Analysis: Walmart among retailers bracing for tumultuous back-to-school season
A Deloitte survey of 1,200 U.S. parents in July found they plan to spend 18% less on apparel and 28% more on technology.
As more school districts roll back their reopening plans to curb the spread of coronavirus, major retailers in the United States are aggressively discounting back-to-school backpacks and uniforms and airing new advertisements featuring students happily taking classes at home.
Walmart, which created a mask section in its "back to school clothing" department online, has begun airing a commercial showing a boy attending school, alone, in a mask one day, then taking class online in his bedroom the next day. Another ad shows a mom packing up a backpack with school supplies for her daughter to use while performing a chemistry experiment in the backyard.
Schools in Los Angeles and San Diego – California's two largest public-school districts - are set to resume classes online only in August.
New York City Mayor Bill de Blasio unveiled a plan for reopening schools in September with a "blended learning" schedule that would have students alternating between classrooms and their homes.
U.S. laptop sales may boom as parents anticipate the COVID-19 pandemic will keep at least some classes online, retailers say, citing survey data. But spending on clothing is likely to take a hit. A Deloitte survey of 1,200 U.S. parents in July found they plan to spend 18% less on apparel and 28% more on technology.
Alycia Zimmerman, 38, a Brooklyn, N.Y., mother of a 3- and a 5-year-old, said she intends to buy fewer outfits for her kids this fall. “There will be a lot of time spent at home when I don’t care if they’re wearing the same thing four days in a row - and they don’t have to look presentable,” she said.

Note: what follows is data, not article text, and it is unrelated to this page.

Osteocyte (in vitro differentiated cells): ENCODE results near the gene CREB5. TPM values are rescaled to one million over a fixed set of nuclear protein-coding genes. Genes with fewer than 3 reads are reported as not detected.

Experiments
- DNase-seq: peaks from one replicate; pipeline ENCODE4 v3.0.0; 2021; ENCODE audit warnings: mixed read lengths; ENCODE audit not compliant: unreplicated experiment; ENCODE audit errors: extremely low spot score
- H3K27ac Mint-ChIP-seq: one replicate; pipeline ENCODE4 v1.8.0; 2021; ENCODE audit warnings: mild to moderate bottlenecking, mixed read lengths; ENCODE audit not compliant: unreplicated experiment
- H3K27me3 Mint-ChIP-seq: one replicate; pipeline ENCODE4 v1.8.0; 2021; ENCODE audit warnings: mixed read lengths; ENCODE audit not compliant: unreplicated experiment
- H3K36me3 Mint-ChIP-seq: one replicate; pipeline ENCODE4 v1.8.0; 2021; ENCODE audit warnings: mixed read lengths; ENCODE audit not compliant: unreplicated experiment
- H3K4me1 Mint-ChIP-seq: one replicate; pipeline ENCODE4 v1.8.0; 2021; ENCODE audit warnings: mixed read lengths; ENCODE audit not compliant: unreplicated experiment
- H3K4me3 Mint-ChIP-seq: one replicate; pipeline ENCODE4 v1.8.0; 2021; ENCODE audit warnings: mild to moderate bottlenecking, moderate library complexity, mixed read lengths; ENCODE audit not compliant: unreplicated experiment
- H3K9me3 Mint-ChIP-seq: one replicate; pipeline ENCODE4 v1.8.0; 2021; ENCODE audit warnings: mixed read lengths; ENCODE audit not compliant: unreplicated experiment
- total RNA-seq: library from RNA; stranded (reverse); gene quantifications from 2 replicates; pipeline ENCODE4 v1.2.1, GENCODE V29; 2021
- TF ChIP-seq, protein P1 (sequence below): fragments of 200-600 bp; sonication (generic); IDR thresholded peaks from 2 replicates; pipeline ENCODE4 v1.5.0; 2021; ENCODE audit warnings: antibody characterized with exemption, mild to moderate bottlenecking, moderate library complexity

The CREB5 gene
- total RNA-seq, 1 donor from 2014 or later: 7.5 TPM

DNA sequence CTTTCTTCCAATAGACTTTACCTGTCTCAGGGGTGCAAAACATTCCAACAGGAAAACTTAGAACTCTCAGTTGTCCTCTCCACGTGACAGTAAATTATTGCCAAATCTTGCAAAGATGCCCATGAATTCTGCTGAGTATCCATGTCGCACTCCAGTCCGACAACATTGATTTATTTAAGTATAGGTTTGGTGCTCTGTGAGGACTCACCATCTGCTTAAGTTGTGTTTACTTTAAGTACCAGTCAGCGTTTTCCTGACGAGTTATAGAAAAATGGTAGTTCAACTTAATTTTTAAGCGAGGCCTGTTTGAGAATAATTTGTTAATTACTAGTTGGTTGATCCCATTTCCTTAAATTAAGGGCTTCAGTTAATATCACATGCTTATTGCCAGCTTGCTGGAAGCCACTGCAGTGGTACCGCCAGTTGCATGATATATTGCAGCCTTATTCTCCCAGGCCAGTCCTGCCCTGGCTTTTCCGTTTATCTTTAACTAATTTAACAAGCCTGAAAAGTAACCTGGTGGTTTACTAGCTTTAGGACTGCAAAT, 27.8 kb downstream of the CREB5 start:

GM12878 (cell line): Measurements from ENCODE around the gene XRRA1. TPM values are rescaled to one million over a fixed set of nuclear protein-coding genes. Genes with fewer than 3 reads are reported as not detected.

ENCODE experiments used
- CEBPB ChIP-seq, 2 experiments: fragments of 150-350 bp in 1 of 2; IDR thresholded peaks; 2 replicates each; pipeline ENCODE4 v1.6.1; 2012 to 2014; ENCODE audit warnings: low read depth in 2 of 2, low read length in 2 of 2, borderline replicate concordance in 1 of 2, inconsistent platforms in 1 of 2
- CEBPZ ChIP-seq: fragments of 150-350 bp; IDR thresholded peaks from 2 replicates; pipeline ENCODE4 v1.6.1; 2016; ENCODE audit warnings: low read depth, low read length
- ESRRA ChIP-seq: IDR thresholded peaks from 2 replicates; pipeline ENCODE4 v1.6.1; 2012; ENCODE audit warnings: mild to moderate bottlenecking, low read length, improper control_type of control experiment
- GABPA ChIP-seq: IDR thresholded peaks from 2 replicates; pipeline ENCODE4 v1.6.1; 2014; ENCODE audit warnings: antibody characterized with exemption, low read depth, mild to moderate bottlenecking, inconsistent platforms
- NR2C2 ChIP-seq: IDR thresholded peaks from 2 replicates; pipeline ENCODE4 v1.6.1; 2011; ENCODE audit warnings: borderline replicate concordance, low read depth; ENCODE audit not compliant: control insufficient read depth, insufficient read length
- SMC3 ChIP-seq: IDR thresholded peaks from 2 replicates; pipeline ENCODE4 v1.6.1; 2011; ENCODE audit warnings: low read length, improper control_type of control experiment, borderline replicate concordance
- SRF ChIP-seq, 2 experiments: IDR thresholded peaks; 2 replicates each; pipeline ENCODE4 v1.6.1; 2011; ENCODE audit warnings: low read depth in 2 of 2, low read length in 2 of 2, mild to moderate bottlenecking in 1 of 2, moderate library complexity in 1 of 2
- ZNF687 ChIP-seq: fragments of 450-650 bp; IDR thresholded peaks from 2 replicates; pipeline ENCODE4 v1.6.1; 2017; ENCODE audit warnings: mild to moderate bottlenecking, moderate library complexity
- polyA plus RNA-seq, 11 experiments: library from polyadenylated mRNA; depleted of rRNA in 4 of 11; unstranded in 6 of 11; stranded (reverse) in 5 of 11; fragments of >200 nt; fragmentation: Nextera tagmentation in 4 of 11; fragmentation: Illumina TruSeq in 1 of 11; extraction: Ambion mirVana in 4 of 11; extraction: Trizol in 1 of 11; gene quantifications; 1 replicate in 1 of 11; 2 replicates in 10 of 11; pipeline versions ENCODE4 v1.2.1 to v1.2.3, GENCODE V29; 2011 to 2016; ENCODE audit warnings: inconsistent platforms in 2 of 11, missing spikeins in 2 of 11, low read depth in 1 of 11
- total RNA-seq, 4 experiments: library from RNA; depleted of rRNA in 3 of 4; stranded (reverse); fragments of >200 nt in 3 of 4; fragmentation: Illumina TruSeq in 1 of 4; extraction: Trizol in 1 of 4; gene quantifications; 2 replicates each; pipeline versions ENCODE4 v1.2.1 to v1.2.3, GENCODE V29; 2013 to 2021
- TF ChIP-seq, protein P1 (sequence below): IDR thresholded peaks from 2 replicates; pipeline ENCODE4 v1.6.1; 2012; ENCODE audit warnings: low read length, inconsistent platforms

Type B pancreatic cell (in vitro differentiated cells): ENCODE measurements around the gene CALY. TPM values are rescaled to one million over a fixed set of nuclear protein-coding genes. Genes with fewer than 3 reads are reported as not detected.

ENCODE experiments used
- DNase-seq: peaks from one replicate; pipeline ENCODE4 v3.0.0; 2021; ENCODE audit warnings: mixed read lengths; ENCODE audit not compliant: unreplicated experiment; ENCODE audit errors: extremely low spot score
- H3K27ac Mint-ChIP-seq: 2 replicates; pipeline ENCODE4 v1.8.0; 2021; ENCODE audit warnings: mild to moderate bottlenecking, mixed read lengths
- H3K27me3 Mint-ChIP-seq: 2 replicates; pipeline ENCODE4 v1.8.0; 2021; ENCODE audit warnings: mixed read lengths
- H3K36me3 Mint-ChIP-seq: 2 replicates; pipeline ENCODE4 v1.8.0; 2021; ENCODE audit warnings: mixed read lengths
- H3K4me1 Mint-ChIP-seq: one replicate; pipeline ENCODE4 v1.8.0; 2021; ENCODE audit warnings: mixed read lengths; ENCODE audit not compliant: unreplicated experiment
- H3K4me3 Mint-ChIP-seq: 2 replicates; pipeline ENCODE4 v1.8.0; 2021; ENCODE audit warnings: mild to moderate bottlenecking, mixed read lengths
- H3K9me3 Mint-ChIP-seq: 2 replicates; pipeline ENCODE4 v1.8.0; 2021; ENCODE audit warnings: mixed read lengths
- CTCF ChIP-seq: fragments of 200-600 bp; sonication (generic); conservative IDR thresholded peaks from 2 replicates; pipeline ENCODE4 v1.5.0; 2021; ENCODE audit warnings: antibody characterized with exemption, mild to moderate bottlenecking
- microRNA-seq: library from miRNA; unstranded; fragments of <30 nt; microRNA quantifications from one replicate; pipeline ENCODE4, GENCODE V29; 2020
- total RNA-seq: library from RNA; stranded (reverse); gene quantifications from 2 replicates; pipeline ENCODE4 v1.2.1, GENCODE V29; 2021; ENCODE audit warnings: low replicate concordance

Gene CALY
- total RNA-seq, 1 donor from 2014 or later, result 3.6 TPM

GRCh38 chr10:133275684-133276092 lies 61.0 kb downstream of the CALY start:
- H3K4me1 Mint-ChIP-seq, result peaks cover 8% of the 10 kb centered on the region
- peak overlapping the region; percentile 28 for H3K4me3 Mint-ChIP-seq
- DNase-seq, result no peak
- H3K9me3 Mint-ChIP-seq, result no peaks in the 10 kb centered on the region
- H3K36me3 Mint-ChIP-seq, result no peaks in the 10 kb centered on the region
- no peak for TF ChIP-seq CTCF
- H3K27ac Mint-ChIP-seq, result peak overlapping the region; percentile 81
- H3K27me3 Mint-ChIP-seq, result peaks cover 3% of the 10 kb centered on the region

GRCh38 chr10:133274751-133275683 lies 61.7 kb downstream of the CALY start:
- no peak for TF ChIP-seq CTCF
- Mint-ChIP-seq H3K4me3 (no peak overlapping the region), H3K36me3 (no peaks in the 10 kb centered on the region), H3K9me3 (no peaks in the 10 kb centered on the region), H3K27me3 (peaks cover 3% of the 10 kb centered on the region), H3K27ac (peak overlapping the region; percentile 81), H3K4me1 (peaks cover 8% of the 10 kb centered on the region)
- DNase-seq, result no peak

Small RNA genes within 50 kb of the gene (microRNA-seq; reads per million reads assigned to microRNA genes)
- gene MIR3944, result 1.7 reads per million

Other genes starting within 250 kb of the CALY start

Several retailers -- from department store operators Macy’s, Nordstrom to discount stores like Ross Stores -- canceled summer orders from suppliers at the onset of COVID-19.
To better manage inventory, Jane Elfers, chief executive of Children’s Place said on a June 11 earnings call that the Secaucus, N.J.-based company had invested in services like ship-from-store.
Several American makers of uniforms applied for aid from the United States Paycheck Protection Program, which injected about $521.4 billion in taxpayer cash to businesses impacted by the COVID-19 pandemic.
Portland, Ore.-based Dennis Uniform and Philadelphia-based Flynn and Ohara Uniforms, for instance, were given between $2 and $5 million, according to data released by the Trump Administration. The companies were not immediately available for comment.
Roger Spatz, president of JanSport and Eagle Creek backpack brands, both owned by VF Corp, said "demand is hyper-dynamic as COVID-19 surges in some states and contracts in others during the key back-to-school selling months."
Kipling America, another VF Corp backpack line, is pitching its backpacks for home use. "In the past, we might have led with great images of 'in your school' environment," the company's marketing director Priscilla Mera Serrano told Reuters. "But now we're leading with content and images of setting yourself up at home and how to get yourself organized."